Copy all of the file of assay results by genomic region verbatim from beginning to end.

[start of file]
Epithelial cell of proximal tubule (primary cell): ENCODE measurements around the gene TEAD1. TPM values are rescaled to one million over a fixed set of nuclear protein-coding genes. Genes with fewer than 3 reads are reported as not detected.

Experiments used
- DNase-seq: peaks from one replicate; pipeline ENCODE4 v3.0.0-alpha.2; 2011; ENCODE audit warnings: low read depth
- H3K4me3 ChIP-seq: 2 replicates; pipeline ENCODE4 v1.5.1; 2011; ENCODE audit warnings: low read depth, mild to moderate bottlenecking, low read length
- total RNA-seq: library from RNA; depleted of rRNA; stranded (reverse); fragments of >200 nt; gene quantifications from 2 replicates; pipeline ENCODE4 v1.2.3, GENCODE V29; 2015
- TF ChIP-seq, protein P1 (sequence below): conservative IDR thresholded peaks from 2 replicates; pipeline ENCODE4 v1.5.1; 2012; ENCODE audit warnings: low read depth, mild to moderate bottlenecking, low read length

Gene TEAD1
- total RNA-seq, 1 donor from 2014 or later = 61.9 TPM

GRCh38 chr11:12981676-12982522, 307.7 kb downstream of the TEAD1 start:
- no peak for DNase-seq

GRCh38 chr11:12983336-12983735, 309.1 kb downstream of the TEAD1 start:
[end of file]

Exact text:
Epithelial cell of proximal tubule (primary cell): ENCODE measurements around the gene TEAD1. TPM values are rescaled to one million over a fixed set of nuclear protein-coding genes. Genes with fewer than 3 reads are reported as not detected.

Experiments used
- DNase-seq: peaks from one replicate; pipeline ENCODE4 v3.0.0-alpha.2; 2011; ENCODE audit warnings: low read depth
- H3K4me3 ChIP-seq: 2 replicates; pipeline ENCODE4 v1.5.1; 2011; ENCODE audit warnings: low read depth, mild to moderate bottlenecking, low read length
- total RNA-seq: library from RNA; depleted of rRNA; stranded (reverse); fragments of >200 nt; gene quantifications from 2 replicates; pipeline ENCODE4 v1.2.3, GENCODE V29; 2015
- TF ChIP-seq, protein P1 (sequence below): conservative IDR thresholded peaks from 2 replicates; pipeline ENCODE4 v1.5.1; 2012; ENCODE audit warnings: low read depth, mild to moderate bottlenecking, low read length

Gene TEAD1
- total RNA-seq, 1 donor from 2014 or later = 61.9 TPM

GRCh38 chr11:12981676-12982522, 307.7 kb downstream of the TEAD1 start:
- no peak for DNase-seq

GRCh38 chr11:12983336-12983735, 309.1 kb downstream of the TEAD1 start: